During the academic year, Georgian students received training in Emory's schools of medicine, nursing, and public health. In the summers, Emory medical, nursing, and public health students traveled to Georgia to conduct research studies. One Emory student analyzed the placenta blood of Georgia newborns and discovered significant thyroid deficiencies in more than 60% of the babies. The problem hadn't existed in Soviet times, and Emory doctors soon discovered why.

"It turned out that in the Soviet Union there was a salt factory that produced iodized salt," says Walker. "When the Soviet Union imploded, the factory rusted and stopped." Iodized salt stimulates thyroid functioning. Once the problem was discovered, Emory worked with Georgian public health officials to find a new supply.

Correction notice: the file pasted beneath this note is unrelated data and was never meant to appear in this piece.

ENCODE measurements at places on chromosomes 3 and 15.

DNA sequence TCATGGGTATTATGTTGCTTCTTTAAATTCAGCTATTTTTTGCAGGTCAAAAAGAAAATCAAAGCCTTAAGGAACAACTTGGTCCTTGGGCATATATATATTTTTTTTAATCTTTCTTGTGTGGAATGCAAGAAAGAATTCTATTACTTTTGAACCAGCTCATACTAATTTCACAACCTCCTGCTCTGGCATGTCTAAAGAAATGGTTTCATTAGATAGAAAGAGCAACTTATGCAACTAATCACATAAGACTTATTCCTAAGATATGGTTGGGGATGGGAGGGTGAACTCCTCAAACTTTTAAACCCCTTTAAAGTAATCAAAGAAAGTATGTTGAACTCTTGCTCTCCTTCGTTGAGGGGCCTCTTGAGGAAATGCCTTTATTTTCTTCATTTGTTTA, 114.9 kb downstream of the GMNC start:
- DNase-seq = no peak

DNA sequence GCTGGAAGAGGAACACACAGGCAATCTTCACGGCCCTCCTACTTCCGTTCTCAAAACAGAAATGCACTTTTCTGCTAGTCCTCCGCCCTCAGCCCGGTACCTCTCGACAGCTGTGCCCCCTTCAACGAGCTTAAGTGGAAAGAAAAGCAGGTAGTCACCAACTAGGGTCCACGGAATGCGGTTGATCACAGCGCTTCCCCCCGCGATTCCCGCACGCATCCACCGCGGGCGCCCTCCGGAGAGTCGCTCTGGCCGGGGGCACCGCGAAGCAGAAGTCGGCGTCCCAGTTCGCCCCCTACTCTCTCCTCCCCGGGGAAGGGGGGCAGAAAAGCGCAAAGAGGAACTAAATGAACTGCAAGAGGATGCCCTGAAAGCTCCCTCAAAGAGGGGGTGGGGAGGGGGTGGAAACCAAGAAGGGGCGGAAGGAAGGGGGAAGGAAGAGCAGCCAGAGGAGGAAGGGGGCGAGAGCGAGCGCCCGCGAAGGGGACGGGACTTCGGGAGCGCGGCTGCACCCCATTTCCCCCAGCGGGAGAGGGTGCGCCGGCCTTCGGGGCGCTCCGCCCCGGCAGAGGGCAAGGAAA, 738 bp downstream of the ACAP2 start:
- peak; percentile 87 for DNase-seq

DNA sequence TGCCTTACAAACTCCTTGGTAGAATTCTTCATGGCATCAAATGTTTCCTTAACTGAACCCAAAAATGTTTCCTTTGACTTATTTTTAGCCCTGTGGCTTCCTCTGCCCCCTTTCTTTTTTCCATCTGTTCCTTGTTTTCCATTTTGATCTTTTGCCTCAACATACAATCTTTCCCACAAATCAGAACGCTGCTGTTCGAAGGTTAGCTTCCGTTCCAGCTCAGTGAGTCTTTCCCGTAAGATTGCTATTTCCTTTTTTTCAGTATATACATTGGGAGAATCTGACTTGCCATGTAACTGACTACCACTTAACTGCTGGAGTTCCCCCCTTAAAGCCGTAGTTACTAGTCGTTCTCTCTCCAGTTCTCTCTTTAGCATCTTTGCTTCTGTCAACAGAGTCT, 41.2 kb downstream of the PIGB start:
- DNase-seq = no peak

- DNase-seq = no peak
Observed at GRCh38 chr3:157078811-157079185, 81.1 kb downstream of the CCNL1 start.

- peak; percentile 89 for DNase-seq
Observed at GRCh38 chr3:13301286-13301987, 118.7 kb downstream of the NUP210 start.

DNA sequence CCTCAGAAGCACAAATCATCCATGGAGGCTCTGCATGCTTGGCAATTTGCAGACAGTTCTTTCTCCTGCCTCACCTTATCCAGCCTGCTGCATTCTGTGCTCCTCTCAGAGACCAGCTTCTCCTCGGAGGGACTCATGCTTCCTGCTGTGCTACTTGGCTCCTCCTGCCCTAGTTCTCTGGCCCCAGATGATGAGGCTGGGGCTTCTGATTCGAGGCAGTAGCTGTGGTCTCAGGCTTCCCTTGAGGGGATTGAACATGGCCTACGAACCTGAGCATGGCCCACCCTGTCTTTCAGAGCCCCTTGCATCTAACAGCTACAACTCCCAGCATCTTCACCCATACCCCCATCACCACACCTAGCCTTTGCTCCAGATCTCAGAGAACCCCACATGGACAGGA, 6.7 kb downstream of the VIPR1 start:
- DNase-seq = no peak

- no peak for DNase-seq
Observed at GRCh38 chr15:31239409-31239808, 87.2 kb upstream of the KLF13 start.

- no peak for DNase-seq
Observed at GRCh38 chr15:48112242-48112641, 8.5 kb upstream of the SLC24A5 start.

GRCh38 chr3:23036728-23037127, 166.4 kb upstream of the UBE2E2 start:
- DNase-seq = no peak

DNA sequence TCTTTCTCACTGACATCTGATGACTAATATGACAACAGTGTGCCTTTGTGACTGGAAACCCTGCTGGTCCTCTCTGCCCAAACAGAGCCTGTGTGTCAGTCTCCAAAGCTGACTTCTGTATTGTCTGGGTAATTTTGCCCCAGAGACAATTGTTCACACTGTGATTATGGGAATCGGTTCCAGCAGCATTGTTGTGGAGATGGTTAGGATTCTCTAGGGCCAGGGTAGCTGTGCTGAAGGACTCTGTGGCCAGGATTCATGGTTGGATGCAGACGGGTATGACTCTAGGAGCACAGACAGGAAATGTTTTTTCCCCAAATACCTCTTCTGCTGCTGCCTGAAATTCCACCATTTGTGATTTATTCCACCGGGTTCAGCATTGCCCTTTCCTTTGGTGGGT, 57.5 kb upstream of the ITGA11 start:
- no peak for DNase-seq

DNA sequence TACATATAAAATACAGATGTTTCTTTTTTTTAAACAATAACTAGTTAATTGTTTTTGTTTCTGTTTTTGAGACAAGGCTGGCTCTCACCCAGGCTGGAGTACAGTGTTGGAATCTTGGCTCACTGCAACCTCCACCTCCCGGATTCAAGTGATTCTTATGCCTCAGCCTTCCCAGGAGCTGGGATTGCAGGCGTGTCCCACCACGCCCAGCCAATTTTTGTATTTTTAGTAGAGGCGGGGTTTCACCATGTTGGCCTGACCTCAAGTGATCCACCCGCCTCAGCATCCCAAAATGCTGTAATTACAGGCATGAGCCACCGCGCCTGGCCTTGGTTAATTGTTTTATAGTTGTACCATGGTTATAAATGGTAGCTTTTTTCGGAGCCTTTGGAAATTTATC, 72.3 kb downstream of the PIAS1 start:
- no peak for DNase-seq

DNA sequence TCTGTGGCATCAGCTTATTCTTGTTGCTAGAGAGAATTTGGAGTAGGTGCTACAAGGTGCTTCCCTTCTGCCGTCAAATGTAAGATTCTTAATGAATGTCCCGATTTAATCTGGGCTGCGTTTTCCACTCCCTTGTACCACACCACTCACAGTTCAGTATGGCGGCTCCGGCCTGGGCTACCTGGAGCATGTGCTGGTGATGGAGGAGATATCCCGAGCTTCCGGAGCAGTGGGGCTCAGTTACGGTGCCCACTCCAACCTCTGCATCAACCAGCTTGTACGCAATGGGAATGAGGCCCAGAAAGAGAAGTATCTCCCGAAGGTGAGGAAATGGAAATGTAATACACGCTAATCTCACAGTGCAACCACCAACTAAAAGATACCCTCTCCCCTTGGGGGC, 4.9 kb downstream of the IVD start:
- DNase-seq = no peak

Teaching the teacher

For the past four years, Emory and PfID have held a mini-residency program in emergency medicine for doctors and training programs for practicing nurses with funding from the U.S. Agency for International Development, George Soros's Open Society Foundations, the B. Wardlaw foundation, and others. Doctors and nurses train at a learning center in Tbilisi established by PfID in 2009 that is furnished with modern medical simulation equipment and now employs 30 Georgians. So far, 17 emergency medicine physicians and thousands of nurses have been trained by PfID.

 
vano shlamovPhotographer Vano Shlamov/Getty Images